A military court in Cairo sentenced 35 Egyptians to death by hanging and 54 to life in prison on charges of storming and burning a police station, killing a low-ranking police officer and attempting to kill two senior officers.
The events allegedly took place at the Tamiya police station in the Fayoum governorate during the 25 January uprising as part of the Arab Spring revolutions in 2011. The defendants are also accused of stealing weapons from the facility.
The 35 defendants who were sentenced to death include Ahmed Ramadan Eissa, who was present at the court, and Osama Yehia.
Yehia, a leading Muslim Brotherhood member and former lawmaker, was sentenced in absentia.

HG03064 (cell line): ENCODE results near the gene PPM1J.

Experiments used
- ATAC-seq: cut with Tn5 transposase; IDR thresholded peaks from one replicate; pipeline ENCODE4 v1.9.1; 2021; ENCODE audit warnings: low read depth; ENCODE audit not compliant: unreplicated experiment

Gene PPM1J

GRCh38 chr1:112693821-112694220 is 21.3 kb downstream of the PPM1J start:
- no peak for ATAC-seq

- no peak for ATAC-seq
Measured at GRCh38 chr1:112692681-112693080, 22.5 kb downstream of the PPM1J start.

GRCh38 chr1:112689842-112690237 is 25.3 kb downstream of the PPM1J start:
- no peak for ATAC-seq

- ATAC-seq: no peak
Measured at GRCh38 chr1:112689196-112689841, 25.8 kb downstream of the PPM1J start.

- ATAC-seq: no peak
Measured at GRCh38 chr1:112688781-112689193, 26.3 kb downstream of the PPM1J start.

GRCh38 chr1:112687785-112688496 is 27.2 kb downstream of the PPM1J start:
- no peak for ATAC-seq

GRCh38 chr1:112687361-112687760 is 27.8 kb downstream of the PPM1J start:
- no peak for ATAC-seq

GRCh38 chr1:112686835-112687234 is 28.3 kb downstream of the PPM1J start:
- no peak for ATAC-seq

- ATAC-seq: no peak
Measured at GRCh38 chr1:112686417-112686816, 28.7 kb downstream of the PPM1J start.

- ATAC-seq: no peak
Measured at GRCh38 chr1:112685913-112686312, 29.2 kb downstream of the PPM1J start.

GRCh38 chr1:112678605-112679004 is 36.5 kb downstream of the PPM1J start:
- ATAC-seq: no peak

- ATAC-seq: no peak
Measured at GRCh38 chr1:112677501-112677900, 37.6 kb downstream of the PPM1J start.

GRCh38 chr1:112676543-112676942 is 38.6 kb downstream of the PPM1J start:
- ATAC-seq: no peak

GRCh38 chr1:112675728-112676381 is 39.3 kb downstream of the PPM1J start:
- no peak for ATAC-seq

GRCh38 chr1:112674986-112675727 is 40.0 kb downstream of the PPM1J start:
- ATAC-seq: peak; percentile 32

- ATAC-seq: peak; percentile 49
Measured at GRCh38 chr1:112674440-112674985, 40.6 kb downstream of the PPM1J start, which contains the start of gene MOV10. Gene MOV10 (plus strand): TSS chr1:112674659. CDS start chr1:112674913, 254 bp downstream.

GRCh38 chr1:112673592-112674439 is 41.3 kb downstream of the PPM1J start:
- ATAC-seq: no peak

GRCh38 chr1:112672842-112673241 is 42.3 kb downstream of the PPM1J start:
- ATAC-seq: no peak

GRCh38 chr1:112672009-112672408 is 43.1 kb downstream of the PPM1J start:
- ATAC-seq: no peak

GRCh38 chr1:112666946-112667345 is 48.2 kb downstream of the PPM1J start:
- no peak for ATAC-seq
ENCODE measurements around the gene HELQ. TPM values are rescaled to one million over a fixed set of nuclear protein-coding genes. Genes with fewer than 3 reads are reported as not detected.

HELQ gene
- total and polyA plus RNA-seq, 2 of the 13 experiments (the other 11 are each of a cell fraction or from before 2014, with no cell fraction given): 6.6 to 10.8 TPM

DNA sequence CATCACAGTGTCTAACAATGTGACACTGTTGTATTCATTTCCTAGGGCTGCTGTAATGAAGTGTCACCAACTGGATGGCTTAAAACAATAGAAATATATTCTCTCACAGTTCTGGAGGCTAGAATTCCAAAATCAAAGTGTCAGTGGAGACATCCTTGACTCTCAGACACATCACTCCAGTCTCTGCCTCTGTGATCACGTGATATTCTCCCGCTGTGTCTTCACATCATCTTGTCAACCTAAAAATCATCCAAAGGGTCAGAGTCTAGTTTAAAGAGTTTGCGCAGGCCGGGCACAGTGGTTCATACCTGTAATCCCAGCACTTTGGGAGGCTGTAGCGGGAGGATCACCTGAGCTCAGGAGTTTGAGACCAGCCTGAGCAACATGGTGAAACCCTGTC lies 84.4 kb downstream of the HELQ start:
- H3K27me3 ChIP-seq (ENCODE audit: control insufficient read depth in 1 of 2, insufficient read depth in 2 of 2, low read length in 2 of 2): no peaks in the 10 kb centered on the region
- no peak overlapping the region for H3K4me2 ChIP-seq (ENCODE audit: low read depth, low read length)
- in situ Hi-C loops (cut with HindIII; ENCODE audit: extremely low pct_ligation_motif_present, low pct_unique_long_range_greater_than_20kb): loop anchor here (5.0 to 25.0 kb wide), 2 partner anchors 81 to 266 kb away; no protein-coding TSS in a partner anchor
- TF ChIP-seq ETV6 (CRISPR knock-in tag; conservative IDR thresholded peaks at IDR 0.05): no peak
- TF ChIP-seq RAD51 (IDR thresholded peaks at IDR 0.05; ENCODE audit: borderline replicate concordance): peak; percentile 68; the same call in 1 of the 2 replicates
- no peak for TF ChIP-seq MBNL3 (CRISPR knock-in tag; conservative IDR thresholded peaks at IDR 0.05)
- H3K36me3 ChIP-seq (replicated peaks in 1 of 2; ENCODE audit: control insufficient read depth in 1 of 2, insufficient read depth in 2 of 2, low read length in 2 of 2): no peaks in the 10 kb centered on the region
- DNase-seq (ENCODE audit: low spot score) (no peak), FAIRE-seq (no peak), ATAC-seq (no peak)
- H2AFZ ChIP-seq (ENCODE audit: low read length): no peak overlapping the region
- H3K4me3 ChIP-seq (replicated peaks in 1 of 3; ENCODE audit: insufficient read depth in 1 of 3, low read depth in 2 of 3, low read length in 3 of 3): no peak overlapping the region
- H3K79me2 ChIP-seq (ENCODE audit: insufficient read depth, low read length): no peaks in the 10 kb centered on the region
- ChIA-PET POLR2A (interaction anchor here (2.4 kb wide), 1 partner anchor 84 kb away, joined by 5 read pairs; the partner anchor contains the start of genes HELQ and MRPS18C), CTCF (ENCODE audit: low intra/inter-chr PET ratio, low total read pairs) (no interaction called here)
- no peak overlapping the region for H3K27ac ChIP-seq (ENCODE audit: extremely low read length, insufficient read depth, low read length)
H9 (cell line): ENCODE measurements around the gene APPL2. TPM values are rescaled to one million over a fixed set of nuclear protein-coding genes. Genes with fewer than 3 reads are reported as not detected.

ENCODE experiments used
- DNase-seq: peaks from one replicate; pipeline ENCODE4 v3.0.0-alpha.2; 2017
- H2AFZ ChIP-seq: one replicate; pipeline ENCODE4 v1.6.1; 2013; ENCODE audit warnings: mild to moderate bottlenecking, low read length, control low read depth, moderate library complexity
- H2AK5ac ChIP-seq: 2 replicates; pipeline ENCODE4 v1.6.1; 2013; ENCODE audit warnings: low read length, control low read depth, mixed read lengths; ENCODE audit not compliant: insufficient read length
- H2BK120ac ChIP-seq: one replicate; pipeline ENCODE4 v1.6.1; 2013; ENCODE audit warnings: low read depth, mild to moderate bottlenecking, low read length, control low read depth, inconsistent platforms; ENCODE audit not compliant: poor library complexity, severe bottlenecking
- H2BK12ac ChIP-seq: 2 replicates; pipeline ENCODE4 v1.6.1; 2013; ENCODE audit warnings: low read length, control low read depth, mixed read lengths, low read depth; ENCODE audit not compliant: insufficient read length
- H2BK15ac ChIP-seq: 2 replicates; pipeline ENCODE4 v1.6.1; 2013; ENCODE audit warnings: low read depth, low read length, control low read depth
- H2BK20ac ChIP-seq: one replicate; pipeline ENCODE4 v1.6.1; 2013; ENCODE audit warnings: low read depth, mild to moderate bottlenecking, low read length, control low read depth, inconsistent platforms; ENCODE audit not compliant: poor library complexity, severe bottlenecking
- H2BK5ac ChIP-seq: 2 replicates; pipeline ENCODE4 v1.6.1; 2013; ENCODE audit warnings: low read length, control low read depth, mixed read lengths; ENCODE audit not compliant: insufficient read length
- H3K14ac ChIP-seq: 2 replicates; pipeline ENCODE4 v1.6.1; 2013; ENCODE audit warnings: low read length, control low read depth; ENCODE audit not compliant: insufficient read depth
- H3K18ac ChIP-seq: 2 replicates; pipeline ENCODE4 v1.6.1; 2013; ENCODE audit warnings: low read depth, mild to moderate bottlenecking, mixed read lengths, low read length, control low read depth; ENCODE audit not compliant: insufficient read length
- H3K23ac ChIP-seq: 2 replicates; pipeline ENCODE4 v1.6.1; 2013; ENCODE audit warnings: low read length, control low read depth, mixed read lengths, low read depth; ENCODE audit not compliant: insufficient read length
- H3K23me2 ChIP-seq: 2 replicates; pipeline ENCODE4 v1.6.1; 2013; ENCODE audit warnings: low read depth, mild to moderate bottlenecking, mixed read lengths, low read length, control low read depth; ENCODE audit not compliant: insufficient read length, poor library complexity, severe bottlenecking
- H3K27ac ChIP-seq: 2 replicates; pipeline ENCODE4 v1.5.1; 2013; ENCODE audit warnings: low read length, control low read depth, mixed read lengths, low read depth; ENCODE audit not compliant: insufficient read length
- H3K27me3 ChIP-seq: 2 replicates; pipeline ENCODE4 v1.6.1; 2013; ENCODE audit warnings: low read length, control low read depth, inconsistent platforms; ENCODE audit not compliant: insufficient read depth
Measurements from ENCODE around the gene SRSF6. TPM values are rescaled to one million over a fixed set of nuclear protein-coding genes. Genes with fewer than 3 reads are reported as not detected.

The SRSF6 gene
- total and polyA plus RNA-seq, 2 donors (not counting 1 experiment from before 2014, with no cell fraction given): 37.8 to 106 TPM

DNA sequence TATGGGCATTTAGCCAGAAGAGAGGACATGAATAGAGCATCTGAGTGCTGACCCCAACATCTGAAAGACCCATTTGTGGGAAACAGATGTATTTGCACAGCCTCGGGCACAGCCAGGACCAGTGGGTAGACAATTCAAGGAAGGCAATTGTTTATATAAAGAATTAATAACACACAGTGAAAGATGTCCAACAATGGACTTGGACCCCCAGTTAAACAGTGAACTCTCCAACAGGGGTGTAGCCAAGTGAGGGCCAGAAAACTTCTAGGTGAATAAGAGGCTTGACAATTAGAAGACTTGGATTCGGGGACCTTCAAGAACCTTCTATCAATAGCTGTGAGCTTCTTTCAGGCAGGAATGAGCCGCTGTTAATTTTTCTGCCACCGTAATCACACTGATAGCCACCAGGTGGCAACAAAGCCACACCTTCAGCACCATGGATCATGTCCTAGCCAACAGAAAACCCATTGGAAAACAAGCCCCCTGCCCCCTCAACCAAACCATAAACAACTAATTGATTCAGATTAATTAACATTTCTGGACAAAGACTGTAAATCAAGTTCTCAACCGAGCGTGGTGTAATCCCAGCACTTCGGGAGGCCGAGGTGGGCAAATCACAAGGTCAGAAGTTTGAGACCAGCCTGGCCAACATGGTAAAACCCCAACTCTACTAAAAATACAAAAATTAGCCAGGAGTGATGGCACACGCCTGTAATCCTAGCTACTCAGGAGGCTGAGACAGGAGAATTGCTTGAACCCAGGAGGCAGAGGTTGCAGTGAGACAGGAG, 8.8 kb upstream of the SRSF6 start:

Though the court acquitted nine defendants, it sentenced 54 others to life in prison in a case related to the infamously violent dispersal of the Rabaa Al-Adawiya and Al-Nahda Square protest camps after the coup against President Mohamed Morsi in 2013.
The coup was orchestrated by current President Abdel Fattah Al-Sisi, and it claimed thousands of civilian lives.
The death sentences have been referred to Egypt's Grand Mufti for confirmation, who ordinarily has to sign off on executions before they take place.
Since the July 2013 ouster of the Morsi administration, Egyptian authorities have launched an unprecedented crackdown on the Muslim Brotherhood group and those deemed to be their supporters, members or even sympathisers.
The Egyptian judiciary has sentenced hundreds of Brotherhood leaders and members to death or prison. In September 2013, an Egyptian court banned the group and ordered the confiscation of its assets. Less than three months later, the government formally listed the group as a terrorist organisation, something the Brotherhood rejects completely.